Microsoft Kinect was and is a huge success. It has definitely changed the rules of the game while a user interacts with a computing device. Apart from capturing a place in the Guinness Book of World records, it also captured a place in to the hearts of millions of its users thanks to its real-world applications.
Carrying this forward, a team of researchers from Microsoft Applied Sciences have tried in pushing the bar of human interaction with a computer and boy, I can see they have succeeded. Armed with a Samsung OLED transparent TV, Kinect sensors and some ‘magic’ code, this enthusiastic group has successfully demonstrated interacting with objects on a system/desktop in 3D environment. This means, they can actually ‘touch’ folders, open applications using real-hand gestures; in short, they can possibly do almost everything with their hands what we do with a mouse/keyboard.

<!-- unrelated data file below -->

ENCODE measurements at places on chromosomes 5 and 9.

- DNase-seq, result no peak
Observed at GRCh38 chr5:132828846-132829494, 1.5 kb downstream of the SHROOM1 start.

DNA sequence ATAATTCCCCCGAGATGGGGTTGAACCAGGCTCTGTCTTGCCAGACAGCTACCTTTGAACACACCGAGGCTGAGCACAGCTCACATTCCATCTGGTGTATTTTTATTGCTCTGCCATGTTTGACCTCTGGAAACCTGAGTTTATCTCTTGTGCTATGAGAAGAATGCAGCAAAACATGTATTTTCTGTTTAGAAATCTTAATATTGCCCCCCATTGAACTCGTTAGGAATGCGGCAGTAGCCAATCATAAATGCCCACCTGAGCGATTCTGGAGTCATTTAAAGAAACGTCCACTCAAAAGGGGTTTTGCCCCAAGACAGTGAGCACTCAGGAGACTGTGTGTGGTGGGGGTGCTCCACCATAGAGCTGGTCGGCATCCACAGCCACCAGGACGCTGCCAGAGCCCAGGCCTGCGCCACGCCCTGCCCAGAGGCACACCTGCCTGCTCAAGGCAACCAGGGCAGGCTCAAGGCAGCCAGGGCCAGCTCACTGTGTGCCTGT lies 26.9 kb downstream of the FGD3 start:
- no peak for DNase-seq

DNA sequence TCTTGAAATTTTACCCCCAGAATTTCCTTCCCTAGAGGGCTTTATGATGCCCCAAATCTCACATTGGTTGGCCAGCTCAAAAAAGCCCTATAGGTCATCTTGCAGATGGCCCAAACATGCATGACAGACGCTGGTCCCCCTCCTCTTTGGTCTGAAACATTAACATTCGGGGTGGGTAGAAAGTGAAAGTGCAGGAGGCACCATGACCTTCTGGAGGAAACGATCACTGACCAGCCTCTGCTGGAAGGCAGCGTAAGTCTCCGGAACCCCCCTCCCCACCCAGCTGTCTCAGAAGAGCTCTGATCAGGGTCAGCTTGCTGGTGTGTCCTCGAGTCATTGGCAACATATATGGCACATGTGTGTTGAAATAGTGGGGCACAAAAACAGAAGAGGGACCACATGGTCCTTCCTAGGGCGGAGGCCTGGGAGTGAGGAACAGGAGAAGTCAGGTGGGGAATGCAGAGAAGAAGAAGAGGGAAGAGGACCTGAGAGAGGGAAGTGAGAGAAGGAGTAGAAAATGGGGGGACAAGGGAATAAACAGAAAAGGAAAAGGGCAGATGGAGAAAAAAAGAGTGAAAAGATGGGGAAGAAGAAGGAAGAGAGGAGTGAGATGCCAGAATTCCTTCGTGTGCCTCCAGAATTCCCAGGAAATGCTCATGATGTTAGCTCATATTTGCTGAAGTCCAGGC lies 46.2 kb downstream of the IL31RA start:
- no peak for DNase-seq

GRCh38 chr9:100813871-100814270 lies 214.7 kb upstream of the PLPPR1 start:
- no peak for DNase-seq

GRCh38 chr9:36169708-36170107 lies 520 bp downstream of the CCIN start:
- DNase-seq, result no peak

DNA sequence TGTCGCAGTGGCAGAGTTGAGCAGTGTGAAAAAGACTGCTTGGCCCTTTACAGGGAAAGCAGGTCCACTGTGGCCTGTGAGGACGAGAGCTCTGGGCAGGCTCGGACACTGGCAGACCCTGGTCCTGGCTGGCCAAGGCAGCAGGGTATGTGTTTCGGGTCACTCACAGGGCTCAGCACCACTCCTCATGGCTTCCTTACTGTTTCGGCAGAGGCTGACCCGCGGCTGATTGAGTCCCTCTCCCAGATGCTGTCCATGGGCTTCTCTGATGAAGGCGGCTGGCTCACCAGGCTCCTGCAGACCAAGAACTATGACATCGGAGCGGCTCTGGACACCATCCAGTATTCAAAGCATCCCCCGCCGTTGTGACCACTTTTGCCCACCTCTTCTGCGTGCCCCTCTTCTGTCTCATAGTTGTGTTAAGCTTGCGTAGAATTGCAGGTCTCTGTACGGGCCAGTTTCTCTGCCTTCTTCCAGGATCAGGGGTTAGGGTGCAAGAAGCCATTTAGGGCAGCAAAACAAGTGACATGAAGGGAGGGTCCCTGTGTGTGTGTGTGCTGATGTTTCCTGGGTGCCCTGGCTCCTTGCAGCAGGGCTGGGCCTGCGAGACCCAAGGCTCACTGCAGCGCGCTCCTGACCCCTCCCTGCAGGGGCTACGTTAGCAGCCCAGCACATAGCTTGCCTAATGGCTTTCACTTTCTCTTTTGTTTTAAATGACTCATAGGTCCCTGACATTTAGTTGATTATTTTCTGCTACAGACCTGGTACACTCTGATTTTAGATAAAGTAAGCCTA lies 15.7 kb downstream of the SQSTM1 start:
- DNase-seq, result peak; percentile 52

A user can easily open up the desktop screen and enter input through the attached keyboard. This see-through screen allows a user to directly interact with the virtual desktop in a 3D environment. A user can switch between windows, browse pages on the web and perform daily tasks on this see-through 3D desktop using his hand/finger gestures, thanks to the in-depth motion sensors. A user can also switch between 2D and 3D environments.
This can open up a wide range of possibilities when the concept of a virtual desktop is considered. Objects behind the transparent screen can be played with as required and manipulated to acquire the desired results. Instead of pressing ‘Alt+Tab’ on my present desktop, I can easily move my hand back and forth to browse between various windows on the desktop. Charming!
This concept can again throw many possible applications in sectors like business, education, health etc. Kudos to the Microsoft Applied Sciences team for thinking ‘different’.
Do you agree?
- Tags: Kinect